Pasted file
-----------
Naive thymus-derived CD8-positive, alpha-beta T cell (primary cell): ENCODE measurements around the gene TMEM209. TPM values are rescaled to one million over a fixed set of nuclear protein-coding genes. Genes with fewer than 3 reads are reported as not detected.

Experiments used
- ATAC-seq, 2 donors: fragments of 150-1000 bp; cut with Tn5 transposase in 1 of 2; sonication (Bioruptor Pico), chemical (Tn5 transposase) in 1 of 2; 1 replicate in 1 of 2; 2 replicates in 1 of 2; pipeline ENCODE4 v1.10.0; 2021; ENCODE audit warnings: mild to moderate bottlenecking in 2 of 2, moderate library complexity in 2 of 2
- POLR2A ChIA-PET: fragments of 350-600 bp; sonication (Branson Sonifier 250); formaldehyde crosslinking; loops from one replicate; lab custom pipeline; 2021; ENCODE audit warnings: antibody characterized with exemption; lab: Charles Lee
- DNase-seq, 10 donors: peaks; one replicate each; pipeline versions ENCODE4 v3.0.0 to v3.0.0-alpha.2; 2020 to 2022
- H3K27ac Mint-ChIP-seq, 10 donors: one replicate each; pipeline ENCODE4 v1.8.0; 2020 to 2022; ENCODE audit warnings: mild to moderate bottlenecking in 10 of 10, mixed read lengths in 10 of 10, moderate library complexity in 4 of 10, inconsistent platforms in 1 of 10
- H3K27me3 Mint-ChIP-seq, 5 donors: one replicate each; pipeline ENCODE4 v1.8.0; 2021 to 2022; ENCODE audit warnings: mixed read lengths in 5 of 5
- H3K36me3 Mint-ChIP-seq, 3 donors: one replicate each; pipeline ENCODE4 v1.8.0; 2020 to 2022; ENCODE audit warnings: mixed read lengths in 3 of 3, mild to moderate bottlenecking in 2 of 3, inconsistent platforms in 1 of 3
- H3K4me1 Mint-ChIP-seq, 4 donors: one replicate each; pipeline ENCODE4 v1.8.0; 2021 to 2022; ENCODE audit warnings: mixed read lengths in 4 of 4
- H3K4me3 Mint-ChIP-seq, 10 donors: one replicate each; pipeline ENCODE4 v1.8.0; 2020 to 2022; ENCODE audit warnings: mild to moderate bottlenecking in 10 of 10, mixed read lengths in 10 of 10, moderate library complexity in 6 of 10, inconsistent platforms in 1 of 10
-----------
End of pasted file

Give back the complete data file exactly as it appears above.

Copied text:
Naive thymus-derived CD8-positive, alpha-beta T cell (primary cell): ENCODE measurements around the gene TMEM209. TPM values are rescaled to one million over a fixed set of nuclear protein-coding genes. Genes with fewer than 3 reads are reported as not detected.

Experiments used
- ATAC-seq, 2 donors: fragments of 150-1000 bp; cut with Tn5 transposase in 1 of 2; sonication (Bioruptor Pico), chemical (Tn5 transposase) in 1 of 2; 1 replicate in 1 of 2; 2 replicates in 1 of 2; pipeline ENCODE4 v1.10.0; 2021; ENCODE audit warnings: mild to moderate bottlenecking in 2 of 2, moderate library complexity in 2 of 2
- POLR2A ChIA-PET: fragments of 350-600 bp; sonication (Branson Sonifier 250); formaldehyde crosslinking; loops from one replicate; lab custom pipeline; 2021; ENCODE audit warnings: antibody characterized with exemption; lab: Charles Lee
- DNase-seq, 10 donors: peaks; one replicate each; pipeline versions ENCODE4 v3.0.0 to v3.0.0-alpha.2; 2020 to 2022
- H3K27ac Mint-ChIP-seq, 10 donors: one replicate each; pipeline ENCODE4 v1.8.0; 2020 to 2022; ENCODE audit warnings: mild to moderate bottlenecking in 10 of 10, mixed read lengths in 10 of 10, moderate library complexity in 4 of 10, inconsistent platforms in 1 of 10
- H3K27me3 Mint-ChIP-seq, 5 donors: one replicate each; pipeline ENCODE4 v1.8.0; 2021 to 2022; ENCODE audit warnings: mixed read lengths in 5 of 5
- H3K36me3 Mint-ChIP-seq, 3 donors: one replicate each; pipeline ENCODE4 v1.8.0; 2020 to 2022; ENCODE audit warnings: mixed read lengths in 3 of 3, mild to moderate bottlenecking in 2 of 3, inconsistent platforms in 1 of 3
- H3K4me1 Mint-ChIP-seq, 4 donors: one replicate each; pipeline ENCODE4 v1.8.0; 2021 to 2022; ENCODE audit warnings: mixed read lengths in 4 of 4
- H3K4me3 Mint-ChIP-seq, 10 donors: one replicate each; pipeline ENCODE4 v1.8.0; 2020 to 2022; ENCODE audit warnings: mild to moderate bottlenecking in 10 of 10, mixed read lengths in 10 of 10, moderate library complexity in 6 of 10, inconsistent platforms in 1 of 10